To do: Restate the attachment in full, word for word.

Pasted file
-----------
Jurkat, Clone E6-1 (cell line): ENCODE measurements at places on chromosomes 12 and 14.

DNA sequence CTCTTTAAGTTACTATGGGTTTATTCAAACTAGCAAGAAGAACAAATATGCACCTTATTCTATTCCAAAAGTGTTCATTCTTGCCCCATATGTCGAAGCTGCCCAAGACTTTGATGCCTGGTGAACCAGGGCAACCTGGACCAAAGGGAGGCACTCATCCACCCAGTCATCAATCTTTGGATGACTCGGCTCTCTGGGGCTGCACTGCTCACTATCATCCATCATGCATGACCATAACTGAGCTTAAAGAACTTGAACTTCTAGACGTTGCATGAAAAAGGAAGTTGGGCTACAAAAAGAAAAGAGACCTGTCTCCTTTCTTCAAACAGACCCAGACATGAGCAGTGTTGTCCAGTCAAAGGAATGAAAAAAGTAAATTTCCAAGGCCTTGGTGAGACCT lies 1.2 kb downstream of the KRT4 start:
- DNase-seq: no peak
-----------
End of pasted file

Jurkat, Clone E6-1 (cell line): ENCODE measurements at places on chromosomes 12 and 14.

DNA sequence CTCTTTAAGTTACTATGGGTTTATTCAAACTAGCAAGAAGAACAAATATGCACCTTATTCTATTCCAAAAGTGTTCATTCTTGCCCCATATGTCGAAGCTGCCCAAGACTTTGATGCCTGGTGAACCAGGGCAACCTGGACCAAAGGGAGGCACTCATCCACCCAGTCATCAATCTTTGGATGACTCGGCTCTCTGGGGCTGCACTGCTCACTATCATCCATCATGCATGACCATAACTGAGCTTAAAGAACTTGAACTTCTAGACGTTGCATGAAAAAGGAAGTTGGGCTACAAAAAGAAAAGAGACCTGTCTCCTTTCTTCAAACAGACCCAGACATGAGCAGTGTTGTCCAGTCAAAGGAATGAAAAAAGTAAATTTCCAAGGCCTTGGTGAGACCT lies 1.2 kb downstream of the KRT4 start:
- DNase-seq: no peak